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Growth in IT Security Workforce Picks Up

Cybersecurity Employment at Record Levels, But Still Doesn't Meet Demand
Growth in IT Security Workforce Picks Up

Although an analysis of the latest government statistics confirms continued growth in the information security workforce, the supply of security expertise isn't meeting the demand.

See Also: New OnDemand: How CISOs Can Ace Cyber Risk Reporting to the Board and the SEC

Information Security Media Group's analysis of the latest quarterly employment numbers from the U.S. Bureau of Labor Statistics shows the size of the information security analysts workforce has soared by 68 percent since the BLS began producing these jobs reports in 2011.

In the third quarter, the number of workers in the United States who consider themselves information security analysts stood at an annualized 88,000, up from 80,500 in the second quarter and 72,800 a year earlier.

Information Security Analysts Workforce

ISMG analysis of U.S. Bureau of Labor Statistics data

Numerous efforts are underway to help boost the security workforce. For example, in the past decade, scores of colleges and universities have introduced information security degree programs. Also, many companies have identified workers, often with programming and other computer expertise, and provided them the training to become information security professionals. Among the best known programs are competitions, such as those sponsored by the U.S. Cyber Challenge, which introduces students and young workers to cybersecurity and allows them to participate in contests that tests their security skills.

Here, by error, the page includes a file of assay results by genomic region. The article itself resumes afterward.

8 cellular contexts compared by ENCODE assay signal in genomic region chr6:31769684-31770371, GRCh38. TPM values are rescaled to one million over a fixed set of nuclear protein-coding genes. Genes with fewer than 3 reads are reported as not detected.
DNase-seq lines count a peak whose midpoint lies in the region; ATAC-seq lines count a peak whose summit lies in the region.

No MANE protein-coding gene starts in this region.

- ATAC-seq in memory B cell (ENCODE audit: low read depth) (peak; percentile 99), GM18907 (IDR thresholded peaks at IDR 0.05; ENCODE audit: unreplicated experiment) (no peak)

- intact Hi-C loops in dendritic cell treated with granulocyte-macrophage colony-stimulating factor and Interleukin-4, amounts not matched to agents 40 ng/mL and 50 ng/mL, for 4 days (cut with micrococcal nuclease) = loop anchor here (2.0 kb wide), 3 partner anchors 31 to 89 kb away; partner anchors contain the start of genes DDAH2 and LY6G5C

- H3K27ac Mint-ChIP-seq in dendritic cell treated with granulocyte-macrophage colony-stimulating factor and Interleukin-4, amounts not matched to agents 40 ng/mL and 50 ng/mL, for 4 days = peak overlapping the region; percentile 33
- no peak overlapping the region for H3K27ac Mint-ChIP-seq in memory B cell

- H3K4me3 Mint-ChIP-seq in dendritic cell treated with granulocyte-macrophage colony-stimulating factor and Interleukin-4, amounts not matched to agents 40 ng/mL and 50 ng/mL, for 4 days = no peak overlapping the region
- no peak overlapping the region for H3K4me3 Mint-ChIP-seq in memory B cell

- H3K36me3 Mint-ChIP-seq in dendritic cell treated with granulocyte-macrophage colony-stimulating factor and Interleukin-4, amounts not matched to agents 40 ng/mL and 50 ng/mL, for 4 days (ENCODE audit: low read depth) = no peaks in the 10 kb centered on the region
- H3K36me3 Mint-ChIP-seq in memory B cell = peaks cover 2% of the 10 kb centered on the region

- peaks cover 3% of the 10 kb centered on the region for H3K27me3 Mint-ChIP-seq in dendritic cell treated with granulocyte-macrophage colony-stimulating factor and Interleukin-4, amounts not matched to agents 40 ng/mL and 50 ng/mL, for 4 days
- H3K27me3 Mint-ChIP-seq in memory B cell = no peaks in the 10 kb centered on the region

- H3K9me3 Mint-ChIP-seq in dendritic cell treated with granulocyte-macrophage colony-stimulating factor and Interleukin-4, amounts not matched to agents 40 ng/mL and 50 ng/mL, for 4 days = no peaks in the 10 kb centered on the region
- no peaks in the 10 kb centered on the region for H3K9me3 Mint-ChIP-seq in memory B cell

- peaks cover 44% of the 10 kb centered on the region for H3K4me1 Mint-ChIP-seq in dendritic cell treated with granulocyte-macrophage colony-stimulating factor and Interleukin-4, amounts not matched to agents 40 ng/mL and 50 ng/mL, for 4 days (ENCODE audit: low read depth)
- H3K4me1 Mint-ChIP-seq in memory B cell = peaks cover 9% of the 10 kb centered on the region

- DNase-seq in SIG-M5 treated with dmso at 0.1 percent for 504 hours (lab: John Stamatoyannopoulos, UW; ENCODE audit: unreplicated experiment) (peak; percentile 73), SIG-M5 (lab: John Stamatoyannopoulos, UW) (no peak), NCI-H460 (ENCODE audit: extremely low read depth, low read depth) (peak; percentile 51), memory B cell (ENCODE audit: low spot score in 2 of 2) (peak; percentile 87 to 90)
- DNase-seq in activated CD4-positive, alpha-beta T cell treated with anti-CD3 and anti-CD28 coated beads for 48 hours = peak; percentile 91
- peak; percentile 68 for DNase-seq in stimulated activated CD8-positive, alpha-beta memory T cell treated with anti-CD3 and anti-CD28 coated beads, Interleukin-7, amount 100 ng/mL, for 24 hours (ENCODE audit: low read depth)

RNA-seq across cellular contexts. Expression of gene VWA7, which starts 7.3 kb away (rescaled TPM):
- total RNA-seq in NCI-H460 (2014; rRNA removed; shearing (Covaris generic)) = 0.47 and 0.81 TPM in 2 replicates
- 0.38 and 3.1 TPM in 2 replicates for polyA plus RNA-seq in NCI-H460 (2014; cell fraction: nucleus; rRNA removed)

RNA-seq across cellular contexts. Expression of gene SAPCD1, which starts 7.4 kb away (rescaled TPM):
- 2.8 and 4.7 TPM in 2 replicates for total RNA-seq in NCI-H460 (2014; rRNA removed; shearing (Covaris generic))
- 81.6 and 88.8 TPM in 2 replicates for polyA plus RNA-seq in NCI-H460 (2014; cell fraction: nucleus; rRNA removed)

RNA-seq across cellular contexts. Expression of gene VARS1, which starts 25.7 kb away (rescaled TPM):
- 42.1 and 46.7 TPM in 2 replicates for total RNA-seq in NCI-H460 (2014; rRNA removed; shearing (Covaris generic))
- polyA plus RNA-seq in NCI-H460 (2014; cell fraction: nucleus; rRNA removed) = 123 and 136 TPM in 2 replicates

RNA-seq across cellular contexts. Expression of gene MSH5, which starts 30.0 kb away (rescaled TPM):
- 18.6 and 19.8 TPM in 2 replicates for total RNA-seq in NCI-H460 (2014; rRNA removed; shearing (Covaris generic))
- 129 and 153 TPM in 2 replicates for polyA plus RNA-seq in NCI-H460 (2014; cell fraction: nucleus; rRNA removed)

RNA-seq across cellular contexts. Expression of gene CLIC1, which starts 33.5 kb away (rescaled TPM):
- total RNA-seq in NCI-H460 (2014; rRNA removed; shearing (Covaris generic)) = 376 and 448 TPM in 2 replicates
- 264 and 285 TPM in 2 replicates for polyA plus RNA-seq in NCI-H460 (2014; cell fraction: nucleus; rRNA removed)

"The cyber challenges around the country - and world - are a positive influence on building the workforce," says Elise Yacobellis, manager of the Global Information Security Workforce Survey published by (ISC)2, an international, not-for-profit organization that provides IT security education and certification. "They're exposing IT security as a separate profession that could be sought out versus just the IT field. It helps them understand at a hands-on level what they'll possibly be doing if they were to move into this career. And, it also helps them understand if they like it, they have the aptitude for it and this is something they want to pursue."

None of these programs are flooding the job market with IT security specialists, although they're apparently beginning to help add personnel to the cybersecurity employment rolls.

Demand Outstrips Supply

But despite the pickup in the pace of the growth of information security analysts, the supply of IT security expertise isn't meeting the demand. A 2015 study by Frost & Sullivan for (ISC)2 projects a shortfall in worldwide IT security specialist of 1.5 million by 2019.

"Growth is very shallow and is at risk from the perspective that we clearly don't have a good number of deeply experienced professionals in this field," says Danny Miller, systems CISO at Texas A&M University. "I know of companies that have lots of openings, but no qualified personnel to fill them."

Still, IT security expertise can be found in other computer fields, especially database administrators, network and computer systems administrators, computer systems analysts and computer network architects.

And those occupations also are experiencing growth. Computer occupations have seen a steady climb, with more than 5 million people working or seeking work in a variety of information technology jobs, according to the ISMG analysis. That's a jump of 22 percent - or 4.6 percent annualized - since the BLS implemented its new way to calculate employment at the beginning of decade, according to the ISMG analysis.